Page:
The southeast coast of Alaska Indians, the Tlingit and Haida Groups, enjoyed a rich tradition of stories and myths passed down orally from one generation to the next which helped to create and develop totem poles. Totem poles were carved and erected for different purposes or occasions. None of them involved worship in any sense. Some were memorial poles erected to honor important individuals upon their deaths or to commemorate a particular event. Whatever the type of pole, the dramatic carving on the column served to remind the native viewers of events, people, and legends from their collective history. With no written language, this was a significant contribution to the continuation of the culture. Totem poles are "story poles" only in the sense that the figures carved on them acted as symbols or memory aids to remind the story teller of the principal characters and events he was relating. After seeing several totem poles on one of my first trips to the northwest, I thought it would be a novelty to have one at home in Williams Township. The only way I could do that was to make one. In 1971 I did just that. Carved from an oak tree, after some time it showed signs of deterioration so I decided to replace it with two new ones. This time I made them with some more lasting material - concrete. That's what you are looking at now.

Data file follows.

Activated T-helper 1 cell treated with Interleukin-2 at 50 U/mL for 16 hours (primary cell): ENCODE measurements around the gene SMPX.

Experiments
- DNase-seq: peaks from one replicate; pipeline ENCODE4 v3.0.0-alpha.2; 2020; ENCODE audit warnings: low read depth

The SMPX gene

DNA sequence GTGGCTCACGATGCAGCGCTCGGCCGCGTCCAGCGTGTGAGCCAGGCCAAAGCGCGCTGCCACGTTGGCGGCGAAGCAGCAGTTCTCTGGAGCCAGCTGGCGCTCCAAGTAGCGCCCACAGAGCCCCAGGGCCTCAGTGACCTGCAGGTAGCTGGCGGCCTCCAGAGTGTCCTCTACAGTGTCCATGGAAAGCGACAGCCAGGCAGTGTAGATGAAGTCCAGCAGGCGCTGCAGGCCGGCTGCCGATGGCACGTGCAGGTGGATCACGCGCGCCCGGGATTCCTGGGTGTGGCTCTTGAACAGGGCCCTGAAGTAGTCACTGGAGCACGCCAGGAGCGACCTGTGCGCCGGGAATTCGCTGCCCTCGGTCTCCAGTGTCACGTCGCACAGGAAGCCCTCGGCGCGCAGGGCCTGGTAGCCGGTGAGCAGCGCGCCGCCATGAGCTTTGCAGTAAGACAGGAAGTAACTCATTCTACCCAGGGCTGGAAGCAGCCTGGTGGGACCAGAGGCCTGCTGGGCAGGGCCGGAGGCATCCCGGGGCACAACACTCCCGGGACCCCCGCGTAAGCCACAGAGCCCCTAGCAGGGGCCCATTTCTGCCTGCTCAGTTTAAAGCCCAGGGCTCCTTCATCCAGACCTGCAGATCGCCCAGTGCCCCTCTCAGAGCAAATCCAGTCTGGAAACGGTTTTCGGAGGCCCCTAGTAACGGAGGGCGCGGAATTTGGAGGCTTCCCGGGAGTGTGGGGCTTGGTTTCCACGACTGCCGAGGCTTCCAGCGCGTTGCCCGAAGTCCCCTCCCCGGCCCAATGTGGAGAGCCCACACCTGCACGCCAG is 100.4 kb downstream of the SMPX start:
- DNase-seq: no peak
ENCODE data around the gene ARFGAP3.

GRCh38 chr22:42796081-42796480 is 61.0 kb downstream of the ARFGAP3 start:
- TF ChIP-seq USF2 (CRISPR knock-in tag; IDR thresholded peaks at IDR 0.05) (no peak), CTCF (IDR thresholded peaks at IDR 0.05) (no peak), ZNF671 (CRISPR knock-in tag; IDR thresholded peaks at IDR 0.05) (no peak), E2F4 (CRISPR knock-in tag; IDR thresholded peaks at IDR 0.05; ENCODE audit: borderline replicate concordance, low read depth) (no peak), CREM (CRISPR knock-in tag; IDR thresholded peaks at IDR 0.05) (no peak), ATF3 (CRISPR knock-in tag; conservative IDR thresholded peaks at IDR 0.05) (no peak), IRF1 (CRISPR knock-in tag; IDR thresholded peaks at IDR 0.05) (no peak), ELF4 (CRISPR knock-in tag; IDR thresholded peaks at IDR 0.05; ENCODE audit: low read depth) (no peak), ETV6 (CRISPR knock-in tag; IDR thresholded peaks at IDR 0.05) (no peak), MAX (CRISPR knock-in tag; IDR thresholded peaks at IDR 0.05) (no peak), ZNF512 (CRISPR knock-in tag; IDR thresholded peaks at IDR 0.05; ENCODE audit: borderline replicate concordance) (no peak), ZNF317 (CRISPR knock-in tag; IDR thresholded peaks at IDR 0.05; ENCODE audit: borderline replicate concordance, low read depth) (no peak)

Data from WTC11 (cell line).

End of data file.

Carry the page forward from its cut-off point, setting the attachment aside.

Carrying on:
J. Rankin, 1998